The mechanism of the silica aerosol generation process of the present invention involves the attack of monatomic oxygen produced in the heated reagent gases gas on TEOS, both at the surface and in the gas phase. Gas phase reactions have been shown to represent a significant influence for aerogel granule formation under sub-atmospheric (vacuum) conditions. Typical reactions involve the attack of the alkyl group with, e.g., Si—OH left behind, and such reaction is diagrammatically illustrated below.
D. Granule Quality—Moisture, Stress and Friability
TEOS/ozone films, like TEOS/O3 films, have excellent conformality and in some cases seem to display a “flow-like” or more-than-conformal behavior, filling re-entrant features that could not be filled by merely uniform deposition over the existing topography. However, this desirable behavior comes at a price and the following discusses some of the problems encountered in development of the process of the present invention.
For example, while initial work on the processes of the present invention was performed at pressures on the order of 1-10 Torr, it was found that the granule quality is much improved by adopting higher pressure reaction conditions.
In further example, silicon dioxide is amorphous and cannot be characterized by classic crystallographic (x-ray diffraction) techniques. However, infrared spectroscopy is extremely useful and the nature and quantity of bonds in the material can be detected quickly and non-destructively. A slice of a typical IR spectrum of silicon dioxide from TEOS and ozone is illustrated in FIG. 7.
The infrared spectrum in the illustrated region is mostly sensitive to vibrations of hydrogen atoms which, due to their low mass, have high characteristic frequencies. In the illustrated frequency band formed granules reveal characteristic saw-tooth absorption, which is assigned to silanol (Si—OH) groups. These are hydrogen-bonded to various extents to nearby silanols. The left edge of the saw-tooth is near the frequency of the O—H vibration of a truly isolated silanol group, around 3750/cm. Exposure to air and re-measurement will show the growth of a more symmetrical broad absorption, centered around 3300/cm. This absorption is assigned to the water molecules which are hydrogen-bonded to the silanol groups. The extent of this symmetric absorption is essentially an indicator of the amount of water absorbed by the granules.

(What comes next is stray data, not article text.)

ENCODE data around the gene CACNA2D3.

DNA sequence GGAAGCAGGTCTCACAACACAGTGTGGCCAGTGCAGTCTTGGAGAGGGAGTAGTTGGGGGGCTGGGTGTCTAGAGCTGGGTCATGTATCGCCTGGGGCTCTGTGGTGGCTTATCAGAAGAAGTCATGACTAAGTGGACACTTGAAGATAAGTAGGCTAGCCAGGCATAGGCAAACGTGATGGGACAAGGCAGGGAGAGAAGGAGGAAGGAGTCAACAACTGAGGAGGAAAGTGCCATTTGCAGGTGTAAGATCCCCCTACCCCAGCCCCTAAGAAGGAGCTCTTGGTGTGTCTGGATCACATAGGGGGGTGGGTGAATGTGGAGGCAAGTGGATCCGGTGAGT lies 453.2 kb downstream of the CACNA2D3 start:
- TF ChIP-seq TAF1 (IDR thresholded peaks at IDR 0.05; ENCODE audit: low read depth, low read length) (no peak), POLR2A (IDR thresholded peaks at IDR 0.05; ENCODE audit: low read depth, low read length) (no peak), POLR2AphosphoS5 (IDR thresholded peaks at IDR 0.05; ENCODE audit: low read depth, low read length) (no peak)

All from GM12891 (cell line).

Absorption of water, found in the IR spectrum, is also indicated in the granule stress, typically measured by the change in the curvature of the granule circumference. A typical result for stress during a thermal cycle is illustrated in FIG. 8.
The granules are under modest tensile stress as they are formed, but if the measurement of stress is not performed quickly, apparent compressive stress will be measured as water is absorbed into the film over the course of a few hours, unless of course treated with a hydrophobic agent such as HMDZ. In the case of untreated granules and upon heating, the water is driven off with a consequent increase in tensile stress superimposed upon the tensile stress resulting from differential thermal expansion of various silicon dioxide granules. If the granule is heated to a maximum temperature of up to about 400° C., the stress upon cooling will be more tensile than it was initially and, over the course of several days, will slowly relax back to its initial compressive stress. This is the phenomenon of stress hysteresis.
Stress hysteresis and IR absorption both signal the presence of water molecules in the granules. It is likely that the underlying cause of the increased susceptibility of TEOS/ozone granules to silanol incorporation is the large size of the TEOS molecule. Granules produced from TEOS must undergo significant restructuring to form dense silicon dioxide, as the “holes” left behind by the elimination of ethane or ethoxy groups are filled. This restructuring becomes difficult if the adsorbed molecule is “under” the surface, covered by subsequent granules. Thus higher granule formation rates, which are desirable to reduce cost, generally result in poorer granule quality.
This problem is a result of either no bridge bonds being made, which results in porous granules, or if the bonds are made, such bonds are strained so that the bonds are susceptible to later hydrolysis. Silane chemistry only requires the elimination of small hydrogen molecules, or perhaps water molecules, and does not lead to as much porosity, and Si—H bonds incorporated into the granules may also act as an “internal getter” for any residual moisture. In addition, high temperature TEOS formation allows the bonds to stretch and readjust, during granule generation, and again produces a denser and purer granule. This process is illustrated by the following experimental examples:
Since certain changes may be made in the above described improved aerogel, without departing from the spirit and scope of the invention herein involved, it is intended that all of the subject matter of the above description or shown in the accompanying drawings shall be interpreted merely as examples illustrating the inventive concept herein and shall not be construed as limiting the invention.